Iran considers Britain’s seizure of an Iranian oil tanker a breach of the 2015 nuclear deal, a senior official said on Sunday, as remaining signatories to the ailing accord met in the Austrian capital for emergency talks.
Britain, France, Germany, Russia, China and Iran have been trying to salvage the landmark pact since the United States withdrew from it in May 2018 and re-imposed sanctions on Tehran, crippling an already weak economy.
Iran-Europe ties are under strain, however, after British authorities detained an Iranian oil tanker carrying two million barrels of crude off the coast of Gibraltar earlier in July. They cited alleged violations of European Union sanctions against Syria for the move.
Days later, Iranian forces impounded a British-flagged ship in the Strait of Hormuz.
Arriving at the meeting in Vienna on Sunday, Iran’s Deputy Foreign Minister Abbas Araghchi linked the tanker row to discussions over the nuclear deal, formally known as the Joint Comprehensive Plan of Action (JCPOA).
“Developments have occurred, such as the seizure of the tanker carrying Iranian oil in Gibraltar, which in our view is considered a breach of the JCPOA,” Araghchi said in comments carried on Iranian state TV.
“Countries party to the JCPOA must not create any obstacles in the way of Iran exporting its oil,” he added.
Araghchi told reporters after Sunday’s meeting ended “the atmosphere was constructive, and the discussions were good”.
He added: “I cannot say that we resolved everything” but all the parties were still “determined to save this deal”.
The head of the Chinese delegation also said every nation represented wanted to keep the accord alive, and strongly opposed Washington’s decision to unilaterally re-impose sanctions on Tehran.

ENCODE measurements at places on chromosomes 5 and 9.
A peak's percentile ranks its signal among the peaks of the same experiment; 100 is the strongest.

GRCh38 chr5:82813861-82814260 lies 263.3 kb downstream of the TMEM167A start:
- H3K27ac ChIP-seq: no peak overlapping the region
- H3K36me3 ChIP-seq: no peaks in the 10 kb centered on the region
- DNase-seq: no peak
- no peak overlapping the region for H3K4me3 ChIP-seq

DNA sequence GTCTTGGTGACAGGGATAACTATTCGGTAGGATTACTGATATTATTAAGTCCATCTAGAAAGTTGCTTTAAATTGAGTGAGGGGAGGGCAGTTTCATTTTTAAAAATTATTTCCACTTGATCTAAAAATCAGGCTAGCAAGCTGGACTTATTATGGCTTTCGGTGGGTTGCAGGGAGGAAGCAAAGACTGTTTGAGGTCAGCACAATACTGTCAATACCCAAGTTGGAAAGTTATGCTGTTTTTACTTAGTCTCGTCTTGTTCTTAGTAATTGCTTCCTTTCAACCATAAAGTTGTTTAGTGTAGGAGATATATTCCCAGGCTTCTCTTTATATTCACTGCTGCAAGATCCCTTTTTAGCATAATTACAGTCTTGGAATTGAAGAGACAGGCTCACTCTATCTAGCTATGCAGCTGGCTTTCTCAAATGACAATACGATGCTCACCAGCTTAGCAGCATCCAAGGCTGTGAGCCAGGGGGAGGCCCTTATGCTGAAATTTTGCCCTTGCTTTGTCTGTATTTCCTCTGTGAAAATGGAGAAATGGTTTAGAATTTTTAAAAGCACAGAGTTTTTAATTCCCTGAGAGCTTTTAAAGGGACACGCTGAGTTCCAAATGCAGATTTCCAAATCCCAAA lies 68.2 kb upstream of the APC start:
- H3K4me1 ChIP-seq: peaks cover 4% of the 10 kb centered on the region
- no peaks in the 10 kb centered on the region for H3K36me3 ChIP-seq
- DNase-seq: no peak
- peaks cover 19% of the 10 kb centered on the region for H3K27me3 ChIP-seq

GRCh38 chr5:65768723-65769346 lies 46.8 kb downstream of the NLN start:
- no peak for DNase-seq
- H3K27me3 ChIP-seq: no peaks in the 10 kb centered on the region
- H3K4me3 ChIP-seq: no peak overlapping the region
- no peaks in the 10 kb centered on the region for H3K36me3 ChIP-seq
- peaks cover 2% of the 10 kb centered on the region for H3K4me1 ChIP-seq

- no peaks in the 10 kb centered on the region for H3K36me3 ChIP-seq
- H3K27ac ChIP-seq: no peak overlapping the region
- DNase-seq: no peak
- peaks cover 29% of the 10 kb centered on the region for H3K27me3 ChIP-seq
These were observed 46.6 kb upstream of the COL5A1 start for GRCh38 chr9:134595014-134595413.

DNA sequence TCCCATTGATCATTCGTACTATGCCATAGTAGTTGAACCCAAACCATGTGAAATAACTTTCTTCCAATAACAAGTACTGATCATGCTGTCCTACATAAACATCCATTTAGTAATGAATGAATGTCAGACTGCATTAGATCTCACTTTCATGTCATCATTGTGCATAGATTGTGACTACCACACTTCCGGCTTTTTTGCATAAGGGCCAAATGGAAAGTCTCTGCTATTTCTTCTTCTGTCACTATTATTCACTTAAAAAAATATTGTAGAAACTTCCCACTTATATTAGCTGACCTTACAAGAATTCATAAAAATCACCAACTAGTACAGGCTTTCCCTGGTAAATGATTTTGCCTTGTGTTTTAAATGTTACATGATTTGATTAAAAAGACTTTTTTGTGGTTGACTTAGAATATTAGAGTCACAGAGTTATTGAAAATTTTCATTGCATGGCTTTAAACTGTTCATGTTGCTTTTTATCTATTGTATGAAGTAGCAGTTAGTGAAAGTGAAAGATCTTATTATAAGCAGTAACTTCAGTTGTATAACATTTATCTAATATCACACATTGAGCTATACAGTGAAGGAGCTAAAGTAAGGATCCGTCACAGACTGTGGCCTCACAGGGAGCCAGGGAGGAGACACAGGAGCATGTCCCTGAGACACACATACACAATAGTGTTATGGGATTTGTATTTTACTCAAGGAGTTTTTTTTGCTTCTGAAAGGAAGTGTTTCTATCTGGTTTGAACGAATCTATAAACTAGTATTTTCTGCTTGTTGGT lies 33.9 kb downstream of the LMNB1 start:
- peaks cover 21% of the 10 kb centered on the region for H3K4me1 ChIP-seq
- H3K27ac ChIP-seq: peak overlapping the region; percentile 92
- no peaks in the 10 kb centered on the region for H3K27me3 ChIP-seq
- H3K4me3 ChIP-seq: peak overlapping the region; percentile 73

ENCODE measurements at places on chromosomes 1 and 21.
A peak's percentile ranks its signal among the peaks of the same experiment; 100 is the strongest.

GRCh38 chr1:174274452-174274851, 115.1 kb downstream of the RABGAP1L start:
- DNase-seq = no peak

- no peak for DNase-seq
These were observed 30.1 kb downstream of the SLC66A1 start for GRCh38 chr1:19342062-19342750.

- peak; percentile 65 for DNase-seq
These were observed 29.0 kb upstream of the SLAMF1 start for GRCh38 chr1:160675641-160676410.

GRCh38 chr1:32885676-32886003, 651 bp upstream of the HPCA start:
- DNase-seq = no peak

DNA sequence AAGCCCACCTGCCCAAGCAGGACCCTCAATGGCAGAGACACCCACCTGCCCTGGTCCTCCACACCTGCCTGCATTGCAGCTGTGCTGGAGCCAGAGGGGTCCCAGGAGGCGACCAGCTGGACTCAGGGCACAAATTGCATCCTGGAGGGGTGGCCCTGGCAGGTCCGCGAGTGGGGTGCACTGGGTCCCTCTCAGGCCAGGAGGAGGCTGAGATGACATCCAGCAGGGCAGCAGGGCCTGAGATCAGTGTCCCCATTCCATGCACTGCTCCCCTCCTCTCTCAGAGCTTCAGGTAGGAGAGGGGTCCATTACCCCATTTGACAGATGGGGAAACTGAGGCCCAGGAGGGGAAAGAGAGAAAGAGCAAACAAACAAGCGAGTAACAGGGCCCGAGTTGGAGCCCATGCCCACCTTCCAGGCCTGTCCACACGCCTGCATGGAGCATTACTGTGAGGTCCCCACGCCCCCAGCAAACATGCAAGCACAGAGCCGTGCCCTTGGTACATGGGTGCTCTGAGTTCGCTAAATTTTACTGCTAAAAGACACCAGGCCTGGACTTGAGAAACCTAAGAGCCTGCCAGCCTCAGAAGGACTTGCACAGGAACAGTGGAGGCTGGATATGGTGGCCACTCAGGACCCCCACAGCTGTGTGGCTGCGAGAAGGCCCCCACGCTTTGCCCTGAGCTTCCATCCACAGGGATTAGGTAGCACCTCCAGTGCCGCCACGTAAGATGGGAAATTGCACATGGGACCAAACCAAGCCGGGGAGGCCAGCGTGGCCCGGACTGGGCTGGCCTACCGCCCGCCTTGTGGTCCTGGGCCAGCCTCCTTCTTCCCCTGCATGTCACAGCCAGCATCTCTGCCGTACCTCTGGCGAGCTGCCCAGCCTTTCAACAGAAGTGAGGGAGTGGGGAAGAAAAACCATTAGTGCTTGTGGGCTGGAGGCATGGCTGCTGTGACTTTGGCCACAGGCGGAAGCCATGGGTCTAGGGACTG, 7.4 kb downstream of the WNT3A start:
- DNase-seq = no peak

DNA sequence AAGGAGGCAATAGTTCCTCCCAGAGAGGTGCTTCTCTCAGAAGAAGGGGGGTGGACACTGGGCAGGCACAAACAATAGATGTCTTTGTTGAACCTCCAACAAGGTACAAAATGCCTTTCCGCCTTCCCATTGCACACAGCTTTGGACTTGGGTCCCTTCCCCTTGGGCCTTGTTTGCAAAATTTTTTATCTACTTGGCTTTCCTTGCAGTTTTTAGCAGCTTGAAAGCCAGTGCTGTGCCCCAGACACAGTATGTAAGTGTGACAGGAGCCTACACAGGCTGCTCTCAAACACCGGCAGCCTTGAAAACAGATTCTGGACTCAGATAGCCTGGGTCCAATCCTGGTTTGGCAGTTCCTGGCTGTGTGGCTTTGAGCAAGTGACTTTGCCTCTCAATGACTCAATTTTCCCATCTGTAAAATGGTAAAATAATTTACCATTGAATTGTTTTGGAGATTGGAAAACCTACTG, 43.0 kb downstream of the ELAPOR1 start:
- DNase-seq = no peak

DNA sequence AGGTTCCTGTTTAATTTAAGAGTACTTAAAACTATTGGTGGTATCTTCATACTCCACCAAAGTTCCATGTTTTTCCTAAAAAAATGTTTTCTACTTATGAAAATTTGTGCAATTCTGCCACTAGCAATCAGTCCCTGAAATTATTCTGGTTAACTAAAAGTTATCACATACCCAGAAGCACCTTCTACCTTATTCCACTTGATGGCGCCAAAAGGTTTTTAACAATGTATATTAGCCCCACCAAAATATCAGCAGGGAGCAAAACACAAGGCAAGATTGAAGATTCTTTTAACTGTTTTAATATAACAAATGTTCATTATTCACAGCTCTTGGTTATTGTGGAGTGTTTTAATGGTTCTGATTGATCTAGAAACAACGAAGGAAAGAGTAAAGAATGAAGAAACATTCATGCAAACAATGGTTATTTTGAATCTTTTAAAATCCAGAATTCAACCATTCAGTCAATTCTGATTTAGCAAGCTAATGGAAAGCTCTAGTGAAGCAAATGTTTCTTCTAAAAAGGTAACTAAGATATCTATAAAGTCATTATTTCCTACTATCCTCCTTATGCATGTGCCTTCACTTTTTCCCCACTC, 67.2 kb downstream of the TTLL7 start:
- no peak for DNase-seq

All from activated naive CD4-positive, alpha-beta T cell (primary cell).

“All sides have expressed their commitment to safeguard the JCPOA and to continue to implement the JCPOA in a balanced manner,” said Fu Cong, director general of the Department of Arms Control at China’s foreign ministry.
“All sides have expressed their strong opposition against the US unilateral imposition of sanctions,” he added.
Both diplomats said there was a general agreement to organize a higher-level meeting of foreign ministers soon, but also that preparations for such a summit needed to be done well. No date has been set.
The agreement, which offered Iran relief from global sanctions in exchange for curbs on its nuclear program, is in danger of unraveling following Washington’s tough sanctions on Tehran’s oil and banking sectors.
The EU’s foreign policy service said envoys from Britain, France, Germany, China, Russia will “examine issues linked to the implementation of the JCPOA in all its aspects” at Sunday’s extraordinary meeting.
In May, Iran said it would disregard certain limits the deal set on its nuclear program. After surpassing a cap on stockpiles of enriched uranium, Iran’s atomic agency earlier this month said it has also started to enrich uranium to a higher grade than the 3.67 percent set in the JCPOA.
Iranian officials say all of the moves were “reversible within hours” if the remaining signatories upheld their commitments.
However, they have also threatened to take further measures if the parties, especially European nations, did not help Tehran circumvent the US sanctions, particularly the restrictions on its ability to export oil.
France, Britian and Germany have set up a special trade channel, known as INSTEX, to help EU members trade with Iran. But Iranian officials say the mechanism does not meet Iran’s needs as it does not facilitate oil exports.
SOURCE: AL JAZEERA AND NEWS AGENCIES